I'm really feeling it!
I'm really feeling it!

Difficulty is not Death

Illustration for article titled Difficulty is not Death

I'm really enjoying Alien Rage right now, and I guess that’s kind of weird, because it was a poorly rated game. When I was chatting with a friend about it on launch, he went “ew, Giant Bomb did a Quicklook of that game, and it was horrible.” But, well, much to my surprise, Alien Rage is not actually horrible. It’s fun; I love rocketing through levels, shooting alien monsters in the face for killing all the other humans in the game. I’m quick. My guns feel really nice. Explosions are liberal and glorious. The game looks and sounds fantastic. The script is amusing, if trite.


Which brings me to the one and only complaint I have about this game: I die. A lot. My character is made of tissue paper. For all his speed and damage output, he seems to take less continuous fire than his enemies do, and dies almost instantly, which robs the game of its pace, even on the easiest difficulty. Sitting here, I found myself thinking “sure, you could give the player more health, but if they didn’t die, where would the challenge come from?”

And then a thought struck me that I hadn’t really explored in quite some time, which is the idea of challenge. People seem to love challenging games. I know I do. A cult of people has been built around games like I Wanna Be The Guy, Super Meat Boy, and other, similar games. We value difficulty.


It makes sense, of course: when there’s no effort involved, you’re not engaged. Dark Souls works by requiring you, the player, to be wholly engrossed in the experience if you wish to survive. Thief is at its best when you overcome the biggest challenges.

But death seems to be the primary way we determine difficulty. I think back to Bulletstorm, a game about getting as many points as possible. Here, the goal wasn’t to not die, it was to be as varied and interesting as possible. Bulletstorm was fun when you killed people inventively. It wasn’t fun when you just pointed and clicked on people until they died. A lot of people, however, said “it’s easy!” Because all that mattered to them was whether or not they died.


And you know what? Dying’s easy. Dying’s cheap. Dying happens. Your mind starts degenerating and then you’re lying in bed moaning in pain and begging for people to ease your suffering and then you fall into a coma and you don’t wake up. You get hit by a drunk driver and your skull caves in and everything that was you gets snuffed out in an instant. Living happens too: no matter how bad life is, I can roll out of bed in the morning. Even when they told me parts of my body was failing, I still got out of bed and I still went to their appointments. I can go to school. I can cook food for my sibling. I can keep my appointments. I can function. I can live.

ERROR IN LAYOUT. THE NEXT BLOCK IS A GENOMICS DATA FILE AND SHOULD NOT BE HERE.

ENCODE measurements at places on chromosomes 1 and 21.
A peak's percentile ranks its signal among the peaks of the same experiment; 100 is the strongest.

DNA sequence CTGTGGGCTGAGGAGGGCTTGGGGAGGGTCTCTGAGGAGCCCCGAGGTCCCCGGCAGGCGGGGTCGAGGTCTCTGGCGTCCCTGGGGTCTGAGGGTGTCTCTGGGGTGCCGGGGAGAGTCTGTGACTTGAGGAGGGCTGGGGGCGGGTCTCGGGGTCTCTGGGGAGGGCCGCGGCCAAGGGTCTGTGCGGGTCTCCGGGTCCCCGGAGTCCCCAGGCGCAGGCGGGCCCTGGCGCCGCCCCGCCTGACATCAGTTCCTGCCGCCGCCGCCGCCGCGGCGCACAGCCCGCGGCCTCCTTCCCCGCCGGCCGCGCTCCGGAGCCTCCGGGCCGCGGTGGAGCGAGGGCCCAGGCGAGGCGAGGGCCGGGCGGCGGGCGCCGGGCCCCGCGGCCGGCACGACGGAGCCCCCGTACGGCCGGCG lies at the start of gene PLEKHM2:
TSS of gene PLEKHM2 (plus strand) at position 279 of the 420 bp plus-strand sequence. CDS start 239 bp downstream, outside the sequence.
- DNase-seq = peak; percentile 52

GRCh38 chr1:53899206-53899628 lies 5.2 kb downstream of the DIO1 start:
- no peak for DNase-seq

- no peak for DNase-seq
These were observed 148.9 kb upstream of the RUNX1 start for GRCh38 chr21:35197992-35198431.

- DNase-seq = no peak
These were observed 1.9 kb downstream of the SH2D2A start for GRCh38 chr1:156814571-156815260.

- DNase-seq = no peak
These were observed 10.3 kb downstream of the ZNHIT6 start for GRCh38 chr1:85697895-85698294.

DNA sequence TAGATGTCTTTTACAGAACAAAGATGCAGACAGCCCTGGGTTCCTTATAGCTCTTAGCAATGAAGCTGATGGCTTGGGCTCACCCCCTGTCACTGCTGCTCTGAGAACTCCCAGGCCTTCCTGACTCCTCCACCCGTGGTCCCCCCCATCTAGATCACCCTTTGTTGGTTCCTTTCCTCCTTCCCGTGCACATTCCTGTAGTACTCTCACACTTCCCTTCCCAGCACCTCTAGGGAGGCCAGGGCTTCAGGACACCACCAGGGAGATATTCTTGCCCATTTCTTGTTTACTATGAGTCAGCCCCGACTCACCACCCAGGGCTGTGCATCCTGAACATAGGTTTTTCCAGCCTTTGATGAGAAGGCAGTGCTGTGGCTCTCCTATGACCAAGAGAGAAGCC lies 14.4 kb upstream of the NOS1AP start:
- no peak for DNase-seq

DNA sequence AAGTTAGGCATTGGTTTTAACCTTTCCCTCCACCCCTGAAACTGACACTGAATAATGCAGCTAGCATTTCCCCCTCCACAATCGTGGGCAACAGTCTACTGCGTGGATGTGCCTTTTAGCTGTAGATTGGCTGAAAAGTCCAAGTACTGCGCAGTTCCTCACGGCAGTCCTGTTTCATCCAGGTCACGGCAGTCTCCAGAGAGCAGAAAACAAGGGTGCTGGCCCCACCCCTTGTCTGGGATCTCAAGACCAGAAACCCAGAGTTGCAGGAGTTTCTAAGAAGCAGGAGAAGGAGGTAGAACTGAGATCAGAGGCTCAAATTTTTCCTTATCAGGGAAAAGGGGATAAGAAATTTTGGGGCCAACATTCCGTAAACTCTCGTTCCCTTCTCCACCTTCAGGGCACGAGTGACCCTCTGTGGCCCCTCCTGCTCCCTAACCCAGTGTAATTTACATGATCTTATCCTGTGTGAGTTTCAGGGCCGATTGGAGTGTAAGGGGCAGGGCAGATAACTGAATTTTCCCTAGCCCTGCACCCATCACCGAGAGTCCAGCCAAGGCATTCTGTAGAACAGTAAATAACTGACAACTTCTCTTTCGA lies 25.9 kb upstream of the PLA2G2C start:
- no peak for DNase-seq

That stuff’s easy.

It’s living well that’s hard. It’s finding a good job with a healthy environment that means you don’t have to take scissors to your clothes to make them look presentable, or worry about putting food on the table. It’s having a good schedule that means you’re able to get proper sleep. It’s having good people around you that means you’ve got the proper support group. What’s hard is standing up in front of a group of people and fighting your way through crippling social anxiety. What’s hard is finding people who will respect your physical limits and treat you right. What’s hard is being there for the people you love when you just fight to make it through the day. What’s hard is discovering that someone you love, with the same illness you have, is beginning to show signs of dementia. Even harder is getting her to the hospital when she starts acting up, and being told that she’ll hate you for it. Harder still is listening to her cries in the hospital, clashing against the melancholic drone of machinery. Hardest of all is telling her goodbye before they shut the lid on her casket.


Difficulty doesn’t need to be tied to a fail state. They can be tied to emotions. And fail states? They'd work better if they required you to try something new, rather than simply start over. We humans don't get that luxury.

So, y’know, let’s rethink difficulty. I think we do life an injustice when the only thing that matters to us is whether we live or die. I think we should want more than that, do more than that. We should have goals, wants, needs, disappointments, failures, opportunities to do better. Sure, I can get up in the morning, but it’s a different thing entirely to return to school years later and end up on the Honor Roll, then transfer to the next school and nail a 4.0 right out of the gate. Sure, I can say “I have social anxiety disorder as a result of my illness” and stick with that, or I can force myself past it and start talking and making new friends and doing my best to function and gaining valuable experience.


I can go through hardship without dying.

So I think we need to rethink what makes games hard. In Thief, getting caught was what made the game hard. In Defense Technica, it was creating the best, most damage-dealing path I could. In Tropico, it’s having the best tourism industry despite frequent earthquakes, or maybe trying to farm in the shadow of an active volcano that sets your crops on fire. In Hitman, it’s killing someone without even touching him.


Living life well is hard.

So maybe our digital entertainment could be a little less binary.

I'm Doc. You can find me on Twitter, Tumblr, or the DocTalk tag. Games can be better than they are. Don't forget that.

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